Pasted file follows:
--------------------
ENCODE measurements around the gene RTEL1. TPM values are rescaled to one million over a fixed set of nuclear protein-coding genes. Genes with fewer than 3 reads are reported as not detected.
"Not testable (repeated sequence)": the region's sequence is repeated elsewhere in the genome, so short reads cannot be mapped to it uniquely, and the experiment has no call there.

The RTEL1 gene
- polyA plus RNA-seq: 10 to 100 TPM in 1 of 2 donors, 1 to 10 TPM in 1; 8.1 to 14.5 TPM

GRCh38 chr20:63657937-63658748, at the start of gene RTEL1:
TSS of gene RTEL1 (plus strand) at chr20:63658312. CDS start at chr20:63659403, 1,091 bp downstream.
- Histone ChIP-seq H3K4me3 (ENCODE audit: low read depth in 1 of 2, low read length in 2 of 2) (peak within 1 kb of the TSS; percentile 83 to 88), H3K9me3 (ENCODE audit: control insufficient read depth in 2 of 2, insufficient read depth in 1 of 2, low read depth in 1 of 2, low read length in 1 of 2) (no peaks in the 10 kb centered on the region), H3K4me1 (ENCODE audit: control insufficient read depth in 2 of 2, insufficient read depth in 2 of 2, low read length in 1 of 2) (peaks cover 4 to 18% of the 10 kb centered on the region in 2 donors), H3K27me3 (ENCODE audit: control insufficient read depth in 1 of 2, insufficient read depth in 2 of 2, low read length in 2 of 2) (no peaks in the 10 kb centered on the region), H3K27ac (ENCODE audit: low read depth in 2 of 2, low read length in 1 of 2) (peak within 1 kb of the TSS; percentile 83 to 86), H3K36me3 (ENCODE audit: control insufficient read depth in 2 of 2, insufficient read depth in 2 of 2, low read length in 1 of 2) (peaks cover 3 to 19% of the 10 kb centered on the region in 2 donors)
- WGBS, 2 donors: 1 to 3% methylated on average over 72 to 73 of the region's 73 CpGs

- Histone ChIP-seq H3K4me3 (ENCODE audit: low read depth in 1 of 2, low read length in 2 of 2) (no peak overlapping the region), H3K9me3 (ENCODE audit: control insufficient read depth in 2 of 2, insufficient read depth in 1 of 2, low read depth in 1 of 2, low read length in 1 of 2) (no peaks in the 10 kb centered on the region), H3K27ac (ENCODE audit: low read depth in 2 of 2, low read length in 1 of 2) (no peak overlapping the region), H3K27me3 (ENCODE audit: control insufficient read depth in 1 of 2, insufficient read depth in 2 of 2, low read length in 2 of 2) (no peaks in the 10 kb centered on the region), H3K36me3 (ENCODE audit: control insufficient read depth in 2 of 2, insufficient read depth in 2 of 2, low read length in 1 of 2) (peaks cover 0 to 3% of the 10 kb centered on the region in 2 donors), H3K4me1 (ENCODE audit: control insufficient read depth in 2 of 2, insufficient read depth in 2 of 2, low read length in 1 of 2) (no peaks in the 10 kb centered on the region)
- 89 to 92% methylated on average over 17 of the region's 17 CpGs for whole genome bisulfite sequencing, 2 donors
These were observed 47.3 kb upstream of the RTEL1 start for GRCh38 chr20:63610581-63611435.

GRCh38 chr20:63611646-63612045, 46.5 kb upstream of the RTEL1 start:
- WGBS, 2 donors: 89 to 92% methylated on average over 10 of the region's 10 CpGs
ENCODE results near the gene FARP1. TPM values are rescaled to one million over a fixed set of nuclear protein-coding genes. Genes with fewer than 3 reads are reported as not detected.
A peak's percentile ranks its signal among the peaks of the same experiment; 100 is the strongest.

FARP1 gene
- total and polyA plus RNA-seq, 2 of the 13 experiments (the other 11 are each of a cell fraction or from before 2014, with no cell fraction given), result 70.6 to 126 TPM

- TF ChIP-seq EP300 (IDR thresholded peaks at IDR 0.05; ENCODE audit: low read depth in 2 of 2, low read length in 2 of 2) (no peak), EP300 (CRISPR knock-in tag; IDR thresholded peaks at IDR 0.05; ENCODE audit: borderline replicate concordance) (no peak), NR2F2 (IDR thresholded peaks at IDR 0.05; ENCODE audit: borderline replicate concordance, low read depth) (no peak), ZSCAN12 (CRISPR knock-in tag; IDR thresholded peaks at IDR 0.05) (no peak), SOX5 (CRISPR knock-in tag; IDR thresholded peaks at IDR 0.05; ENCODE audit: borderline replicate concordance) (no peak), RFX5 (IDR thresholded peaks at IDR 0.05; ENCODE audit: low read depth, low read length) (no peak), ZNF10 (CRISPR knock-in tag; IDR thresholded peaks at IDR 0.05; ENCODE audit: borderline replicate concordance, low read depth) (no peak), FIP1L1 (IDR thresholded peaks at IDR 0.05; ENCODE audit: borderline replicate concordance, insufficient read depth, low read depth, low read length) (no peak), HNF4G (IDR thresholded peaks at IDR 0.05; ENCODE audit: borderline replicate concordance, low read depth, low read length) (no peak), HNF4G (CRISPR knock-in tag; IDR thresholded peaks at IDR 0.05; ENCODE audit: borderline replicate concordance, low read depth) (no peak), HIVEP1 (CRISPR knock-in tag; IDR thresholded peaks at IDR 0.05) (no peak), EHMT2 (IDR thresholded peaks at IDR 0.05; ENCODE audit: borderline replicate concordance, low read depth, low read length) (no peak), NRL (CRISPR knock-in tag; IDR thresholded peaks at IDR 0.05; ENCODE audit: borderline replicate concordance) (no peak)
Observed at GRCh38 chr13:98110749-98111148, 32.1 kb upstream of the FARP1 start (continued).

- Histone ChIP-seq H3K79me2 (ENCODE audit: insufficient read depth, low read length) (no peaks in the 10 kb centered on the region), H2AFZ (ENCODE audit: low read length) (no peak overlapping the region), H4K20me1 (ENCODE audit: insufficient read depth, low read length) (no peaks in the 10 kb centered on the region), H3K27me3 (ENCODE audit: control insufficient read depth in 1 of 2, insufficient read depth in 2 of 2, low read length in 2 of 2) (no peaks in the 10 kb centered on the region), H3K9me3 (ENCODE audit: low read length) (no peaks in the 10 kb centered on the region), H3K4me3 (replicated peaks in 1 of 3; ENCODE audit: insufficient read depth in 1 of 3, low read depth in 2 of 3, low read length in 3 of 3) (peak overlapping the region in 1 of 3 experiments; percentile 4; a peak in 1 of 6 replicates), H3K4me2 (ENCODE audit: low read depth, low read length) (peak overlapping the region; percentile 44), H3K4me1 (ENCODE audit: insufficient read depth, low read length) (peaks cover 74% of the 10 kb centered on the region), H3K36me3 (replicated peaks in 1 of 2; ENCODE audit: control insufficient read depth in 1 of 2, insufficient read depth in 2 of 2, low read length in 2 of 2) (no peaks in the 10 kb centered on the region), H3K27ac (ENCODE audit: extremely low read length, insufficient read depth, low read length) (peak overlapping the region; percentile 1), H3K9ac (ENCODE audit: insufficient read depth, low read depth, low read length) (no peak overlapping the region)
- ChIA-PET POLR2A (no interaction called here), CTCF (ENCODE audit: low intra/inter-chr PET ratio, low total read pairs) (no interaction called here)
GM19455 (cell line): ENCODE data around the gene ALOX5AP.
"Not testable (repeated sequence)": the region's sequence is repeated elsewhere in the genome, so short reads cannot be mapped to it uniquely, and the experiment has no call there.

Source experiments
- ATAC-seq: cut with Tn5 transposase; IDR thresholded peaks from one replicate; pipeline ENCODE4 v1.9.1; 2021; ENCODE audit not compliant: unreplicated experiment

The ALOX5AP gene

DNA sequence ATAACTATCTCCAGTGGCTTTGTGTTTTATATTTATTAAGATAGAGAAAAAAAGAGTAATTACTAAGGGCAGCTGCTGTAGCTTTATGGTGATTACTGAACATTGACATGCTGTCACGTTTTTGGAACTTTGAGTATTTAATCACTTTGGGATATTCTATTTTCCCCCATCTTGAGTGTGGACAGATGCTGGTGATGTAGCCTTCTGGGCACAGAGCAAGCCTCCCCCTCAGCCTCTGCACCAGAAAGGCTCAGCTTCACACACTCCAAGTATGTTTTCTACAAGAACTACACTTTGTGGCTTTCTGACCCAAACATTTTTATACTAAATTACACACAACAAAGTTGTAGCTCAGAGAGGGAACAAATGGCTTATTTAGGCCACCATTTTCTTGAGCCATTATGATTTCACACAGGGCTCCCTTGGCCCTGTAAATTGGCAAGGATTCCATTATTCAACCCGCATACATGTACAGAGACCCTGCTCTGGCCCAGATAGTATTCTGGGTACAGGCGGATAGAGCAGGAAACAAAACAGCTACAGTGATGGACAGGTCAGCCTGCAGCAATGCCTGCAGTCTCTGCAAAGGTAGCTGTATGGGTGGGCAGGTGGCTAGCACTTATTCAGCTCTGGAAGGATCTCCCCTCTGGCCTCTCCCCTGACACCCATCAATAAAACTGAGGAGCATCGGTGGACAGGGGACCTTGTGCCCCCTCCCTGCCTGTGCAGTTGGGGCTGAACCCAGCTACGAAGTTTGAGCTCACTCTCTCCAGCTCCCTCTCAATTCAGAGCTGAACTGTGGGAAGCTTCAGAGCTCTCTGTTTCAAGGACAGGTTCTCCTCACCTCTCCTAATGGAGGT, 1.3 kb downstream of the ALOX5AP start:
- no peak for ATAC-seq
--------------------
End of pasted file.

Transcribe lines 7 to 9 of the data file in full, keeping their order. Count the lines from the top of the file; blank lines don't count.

- Histone ChIP-seq H3K4me3 (ENCODE audit: low read depth in 1 of 2, low read length in 2 of 2) (peak within 1 kb of the TSS; percentile 83 to 88), H3K9me3 (ENCODE audit: control insufficient read depth in 2 of 2, insufficient read depth in 1 of 2, low read depth in 1 of 2, low read length in 1 of 2) (no peaks in the 10 kb centered on the region), H3K4me1 (ENCODE audit: control insufficient read depth in 2 of 2, insufficient read depth in 2 of 2, low read length in 1 of 2) (peaks cover 4 to 18% of the 10 kb centered on the region in 2 donors), H3K27me3 (ENCODE audit: control insufficient read depth in 1 of 2, insufficient read depth in 2 of 2, low read length in 2 of 2) (no peaks in the 10 kb centered on the region), H3K27ac (ENCODE audit: low read depth in 2 of 2, low read length in 1 of 2) (peak within 1 kb of the TSS; percentile 83 to 86), H3K36me3 (ENCODE audit: control insufficient read depth in 2 of 2, insufficient read depth in 2 of 2, low read length in 1 of 2) (peaks cover 3 to 19% of the 10 kb centered on the region in 2 donors)
- WGBS, 2 donors: 1 to 3% methylated on average over 72 to 73 of the region's 73 CpGs

- Histone ChIP-seq H3K4me3 (ENCODE audit: low read depth in 1 of 2, low read length in 2 of 2) (no peak overlapping the region), H3K9me3 (ENCODE audit: control insufficient read depth in 2 of 2, insufficient read depth in 1 of 2, low read depth in 1 of 2, low read length in 1 of 2) (no peaks in the 10 kb centered on the region), H3K27ac (ENCODE audit: low read depth in 2 of 2, low read length in 1 of 2) (no peak overlapping the region), H3K27me3 (ENCODE audit: control insufficient read depth in 1 of 2, insufficient read depth in 2 of 2, low read length in 2 of 2) (no peaks in the 10 kb centered on the region), H3K36me3 (ENCODE audit: control insufficient read depth in 2 of 2, insufficient read depth in 2 of 2, low read length in 1 of 2) (peaks cover 0 to 3% of the 10 kb centered on the region in 2 donors), H3K4me1 (ENCODE audit: control insufficient read depth in 2 of 2, insufficient read depth in 2 of 2, low read length in 1 of 2) (no peaks in the 10 kb centered on the region)